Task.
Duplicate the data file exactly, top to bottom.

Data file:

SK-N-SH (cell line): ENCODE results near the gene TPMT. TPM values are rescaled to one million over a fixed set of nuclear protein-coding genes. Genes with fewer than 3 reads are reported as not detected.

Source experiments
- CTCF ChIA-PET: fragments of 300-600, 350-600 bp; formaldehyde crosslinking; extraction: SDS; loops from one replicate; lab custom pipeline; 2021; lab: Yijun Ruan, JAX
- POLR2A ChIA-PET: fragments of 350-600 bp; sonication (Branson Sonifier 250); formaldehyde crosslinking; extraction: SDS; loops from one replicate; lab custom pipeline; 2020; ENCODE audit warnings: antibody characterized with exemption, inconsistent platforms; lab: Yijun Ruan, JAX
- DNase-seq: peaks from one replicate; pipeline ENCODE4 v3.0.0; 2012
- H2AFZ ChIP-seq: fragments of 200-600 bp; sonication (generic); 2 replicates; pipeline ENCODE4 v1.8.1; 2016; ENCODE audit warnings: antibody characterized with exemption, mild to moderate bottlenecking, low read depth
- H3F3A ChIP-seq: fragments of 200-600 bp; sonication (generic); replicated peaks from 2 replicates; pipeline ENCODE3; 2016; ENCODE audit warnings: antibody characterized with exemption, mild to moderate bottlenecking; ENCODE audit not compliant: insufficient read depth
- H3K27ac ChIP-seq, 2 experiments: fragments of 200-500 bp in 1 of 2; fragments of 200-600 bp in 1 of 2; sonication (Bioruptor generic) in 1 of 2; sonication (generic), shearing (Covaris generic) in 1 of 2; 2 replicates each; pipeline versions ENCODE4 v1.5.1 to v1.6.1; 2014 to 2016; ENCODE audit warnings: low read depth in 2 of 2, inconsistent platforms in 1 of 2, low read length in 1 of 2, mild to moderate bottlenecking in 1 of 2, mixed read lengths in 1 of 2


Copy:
SK-N-SH (cell line): ENCODE results near the gene TPMT. TPM values are rescaled to one million over a fixed set of nuclear protein-coding genes. Genes with fewer than 3 reads are reported as not detected.

Source experiments
- CTCF ChIA-PET: fragments of 300-600, 350-600 bp; formaldehyde crosslinking; extraction: SDS; loops from one replicate; lab custom pipeline; 2021; lab: Yijun Ruan, JAX
- POLR2A ChIA-PET: fragments of 350-600 bp; sonication (Branson Sonifier 250); formaldehyde crosslinking; extraction: SDS; loops from one replicate; lab custom pipeline; 2020; ENCODE audit warnings: antibody characterized with exemption, inconsistent platforms; lab: Yijun Ruan, JAX
- DNase-seq: peaks from one replicate; pipeline ENCODE4 v3.0.0; 2012
- H2AFZ ChIP-seq: fragments of 200-600 bp; sonication (generic); 2 replicates; pipeline ENCODE4 v1.8.1; 2016; ENCODE audit warnings: antibody characterized with exemption, mild to moderate bottlenecking, low read depth
- H3F3A ChIP-seq: fragments of 200-600 bp; sonication (generic); replicated peaks from 2 replicates; pipeline ENCODE3; 2016; ENCODE audit warnings: antibody characterized with exemption, mild to moderate bottlenecking; ENCODE audit not compliant: insufficient read depth
- H3K27ac ChIP-seq, 2 experiments: fragments of 200-500 bp in 1 of 2; fragments of 200-600 bp in 1 of 2; sonication (Bioruptor generic) in 1 of 2; sonication (generic), shearing (Covaris generic) in 1 of 2; 2 replicates each; pipeline versions ENCODE4 v1.5.1 to v1.6.1; 2014 to 2016; ENCODE audit warnings: low read depth in 2 of 2, inconsistent platforms in 1 of 2, low read length in 1 of 2, mild to moderate bottlenecking in 1 of 2, mixed read lengths in 1 of 2